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Patients could have another choice to treat their obesity in six months. Maybe even sooner.
Orexigen Therapeutics (NASDAQ: OREX ) announced today the resubmission of its application for the approval of Contrave. The obesity drug was originally turned down by the Food and Drug Administration in 2011. The agency was worried that slight elevations in pulse rates and blood pressure were a potential sign of more serious cardiovascular side effects.
The FDA made Orexigen run a large trial to exclude the possibility that Contrave was causing excessive cardiovascular risk. Last month, Orexigen announced interim results from the study, which concluded that, if there is an increase in cardiovascular risk, the risk is highly likely to be less than double the cardiovascular risk of someone not taking the drug.
The exact risk isn't known because this is an ongoing study. As more events -- heart attacks, strokes, and cardiovascular deaths -- occur, the risk will become clearer. In theory, Contrave could have a cardiovascular benefit, because patients are losing weight.
The FDA seems highly receptive to getting Contrave on the market. In an unusual move, it's allowing Orexigen to resubmit its application without the data from the safety trial, thus starting the six-month review clock. Once the final report on the data is completed in the next two months, it'll be submitted as an addendum to the application.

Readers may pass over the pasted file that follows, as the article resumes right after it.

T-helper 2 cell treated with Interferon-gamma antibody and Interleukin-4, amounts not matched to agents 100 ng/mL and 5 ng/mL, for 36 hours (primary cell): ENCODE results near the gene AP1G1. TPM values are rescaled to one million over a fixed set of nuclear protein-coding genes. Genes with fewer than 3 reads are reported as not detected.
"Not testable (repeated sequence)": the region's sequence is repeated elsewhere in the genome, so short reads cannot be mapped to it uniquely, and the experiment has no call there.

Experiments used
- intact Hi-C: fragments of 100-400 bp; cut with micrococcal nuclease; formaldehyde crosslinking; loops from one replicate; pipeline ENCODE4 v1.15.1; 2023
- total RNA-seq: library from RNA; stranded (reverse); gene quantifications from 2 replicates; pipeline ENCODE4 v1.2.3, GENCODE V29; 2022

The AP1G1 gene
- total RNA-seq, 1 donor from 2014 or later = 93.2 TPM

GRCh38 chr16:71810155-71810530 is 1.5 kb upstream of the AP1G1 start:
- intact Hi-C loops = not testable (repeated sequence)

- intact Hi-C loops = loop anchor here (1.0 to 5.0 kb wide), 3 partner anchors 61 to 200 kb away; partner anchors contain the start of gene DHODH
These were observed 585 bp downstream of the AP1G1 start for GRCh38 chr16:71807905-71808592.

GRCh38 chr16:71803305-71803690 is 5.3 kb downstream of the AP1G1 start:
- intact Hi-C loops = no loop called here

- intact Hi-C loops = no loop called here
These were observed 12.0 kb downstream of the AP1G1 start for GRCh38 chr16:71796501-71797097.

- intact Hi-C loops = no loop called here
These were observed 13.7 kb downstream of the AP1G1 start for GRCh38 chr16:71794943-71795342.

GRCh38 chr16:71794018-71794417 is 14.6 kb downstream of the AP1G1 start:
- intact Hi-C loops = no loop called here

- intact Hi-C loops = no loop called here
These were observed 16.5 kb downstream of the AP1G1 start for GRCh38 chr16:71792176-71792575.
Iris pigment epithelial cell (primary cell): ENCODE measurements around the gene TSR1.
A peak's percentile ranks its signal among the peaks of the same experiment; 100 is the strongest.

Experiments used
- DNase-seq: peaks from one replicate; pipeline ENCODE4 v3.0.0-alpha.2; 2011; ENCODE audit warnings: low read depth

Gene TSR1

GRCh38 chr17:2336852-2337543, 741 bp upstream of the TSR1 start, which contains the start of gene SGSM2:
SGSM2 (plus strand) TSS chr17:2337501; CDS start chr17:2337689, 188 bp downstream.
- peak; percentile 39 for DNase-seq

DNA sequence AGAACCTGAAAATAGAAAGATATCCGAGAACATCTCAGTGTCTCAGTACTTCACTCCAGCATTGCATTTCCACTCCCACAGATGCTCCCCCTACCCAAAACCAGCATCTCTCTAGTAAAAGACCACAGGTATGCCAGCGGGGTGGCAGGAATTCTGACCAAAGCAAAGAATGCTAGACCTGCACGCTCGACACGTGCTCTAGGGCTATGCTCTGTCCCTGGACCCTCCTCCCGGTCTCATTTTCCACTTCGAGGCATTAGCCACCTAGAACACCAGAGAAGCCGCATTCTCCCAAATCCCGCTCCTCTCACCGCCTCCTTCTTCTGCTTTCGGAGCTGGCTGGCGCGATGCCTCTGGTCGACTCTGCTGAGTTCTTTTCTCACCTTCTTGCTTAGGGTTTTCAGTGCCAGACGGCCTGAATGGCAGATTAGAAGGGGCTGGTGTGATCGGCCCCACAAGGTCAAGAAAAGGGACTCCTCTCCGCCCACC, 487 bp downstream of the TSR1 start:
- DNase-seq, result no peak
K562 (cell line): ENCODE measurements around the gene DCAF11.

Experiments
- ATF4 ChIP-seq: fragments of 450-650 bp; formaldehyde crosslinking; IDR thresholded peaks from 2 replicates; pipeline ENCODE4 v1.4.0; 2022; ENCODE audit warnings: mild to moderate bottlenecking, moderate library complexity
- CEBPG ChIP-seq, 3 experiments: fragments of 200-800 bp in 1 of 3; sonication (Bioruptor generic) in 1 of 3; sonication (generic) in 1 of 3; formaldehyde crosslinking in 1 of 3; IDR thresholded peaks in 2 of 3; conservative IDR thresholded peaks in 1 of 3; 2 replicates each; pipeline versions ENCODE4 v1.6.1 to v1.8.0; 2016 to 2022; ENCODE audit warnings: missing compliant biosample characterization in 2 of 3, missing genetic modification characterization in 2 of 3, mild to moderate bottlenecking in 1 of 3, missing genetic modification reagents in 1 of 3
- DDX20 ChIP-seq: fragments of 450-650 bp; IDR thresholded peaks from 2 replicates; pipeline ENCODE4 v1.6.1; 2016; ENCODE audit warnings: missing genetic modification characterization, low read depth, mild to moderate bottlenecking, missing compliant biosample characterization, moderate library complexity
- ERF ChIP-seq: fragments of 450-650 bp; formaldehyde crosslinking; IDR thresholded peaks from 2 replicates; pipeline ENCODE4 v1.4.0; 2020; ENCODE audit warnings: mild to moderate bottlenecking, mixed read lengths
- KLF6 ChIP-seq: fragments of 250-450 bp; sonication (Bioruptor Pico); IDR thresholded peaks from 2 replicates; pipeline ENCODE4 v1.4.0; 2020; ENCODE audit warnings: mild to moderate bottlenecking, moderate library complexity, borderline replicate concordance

It's almost like the FDA feels bad for making Orexigen run a large trial that turned out to show the agency was worried for no reason. It seems possible the FDA might not even take the full six months to approve the drug, although given the size of the trial, I would expect it will take a majority of the allotted time.
If the FDA approves Contrave this time around, the drug will join VIVUS' (NASDAQ: VVUS ) Qsymia and Arena Pharmaceuticals' (NASDAQ: ARNA ) Belviq, which were approved last year. Both obesity drugs were also initially rejected by the FDA around the same time as Contrave, but the FDA didn't make Arena Pharmaceuticals or VIVUS run longer trials, shortening their path to approval.
The efficacy and safety data on Contrave puts it somewhere between Qsymia and Belviq. Qsymia produces the most weight loss of the three, but has potentially serious side effects, including birth defects if taken by pregnant women. Belviq produced the least weight loss of the three, but is also considered the safest.
I don't buy the Goldilocks theory that Contrave will succeed where Qsymia and Belviq have struggled just because of the intermediate efficacy and safety. The obesity market is no fairy tale.
Arena Pharmaceuticals' marketing partner Eisai and VIVUS have struggled to sell their obesity drugs because it takes time to convince doctors and patients that the risks and financial costs are worth taking the new drugs. In the short term, Orexigen's entry could end up helping the currently approved drugs. A third player could end up helping expand the entire market, especially since Contrave will be sold by Orexigen's marketing partner Takeda, which brings experience from its megablockbuster diabetes drug Actos.